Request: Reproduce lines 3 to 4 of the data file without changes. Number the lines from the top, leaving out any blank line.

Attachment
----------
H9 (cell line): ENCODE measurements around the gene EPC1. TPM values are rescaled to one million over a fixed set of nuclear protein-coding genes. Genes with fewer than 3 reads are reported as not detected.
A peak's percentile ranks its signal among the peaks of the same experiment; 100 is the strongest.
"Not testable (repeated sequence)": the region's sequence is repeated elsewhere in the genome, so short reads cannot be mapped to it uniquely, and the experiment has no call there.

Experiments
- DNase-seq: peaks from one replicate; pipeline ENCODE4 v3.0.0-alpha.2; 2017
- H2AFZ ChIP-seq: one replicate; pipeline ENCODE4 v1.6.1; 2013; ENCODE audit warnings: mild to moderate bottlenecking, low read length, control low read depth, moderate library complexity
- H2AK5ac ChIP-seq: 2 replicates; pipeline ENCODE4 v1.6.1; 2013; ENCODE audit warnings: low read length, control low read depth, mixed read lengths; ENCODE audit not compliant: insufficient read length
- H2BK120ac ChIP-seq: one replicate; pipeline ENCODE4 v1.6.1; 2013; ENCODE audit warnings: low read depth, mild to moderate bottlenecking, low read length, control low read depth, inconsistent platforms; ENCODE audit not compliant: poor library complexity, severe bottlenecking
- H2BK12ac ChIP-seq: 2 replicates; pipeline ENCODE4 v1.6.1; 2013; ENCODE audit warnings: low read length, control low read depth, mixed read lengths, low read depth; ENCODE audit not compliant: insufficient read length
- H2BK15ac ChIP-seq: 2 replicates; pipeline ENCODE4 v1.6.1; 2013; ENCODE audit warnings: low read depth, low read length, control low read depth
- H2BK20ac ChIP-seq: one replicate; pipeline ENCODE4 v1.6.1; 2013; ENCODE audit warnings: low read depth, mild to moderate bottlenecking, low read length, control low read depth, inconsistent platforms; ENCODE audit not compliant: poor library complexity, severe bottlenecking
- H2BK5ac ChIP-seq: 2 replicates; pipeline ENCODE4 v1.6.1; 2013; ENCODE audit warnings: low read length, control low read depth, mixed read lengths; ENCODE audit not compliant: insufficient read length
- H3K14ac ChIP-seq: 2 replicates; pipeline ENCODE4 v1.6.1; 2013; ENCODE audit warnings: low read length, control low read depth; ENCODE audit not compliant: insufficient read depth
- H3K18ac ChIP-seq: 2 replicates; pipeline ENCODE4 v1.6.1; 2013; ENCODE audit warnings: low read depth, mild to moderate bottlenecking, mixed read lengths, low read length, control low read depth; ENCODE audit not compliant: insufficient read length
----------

"Not testable (repeated sequence)": the region's sequence is repeated elsewhere in the genome, so short reads cannot be mapped to it uniquely, and the experiment has no call there.

Experiments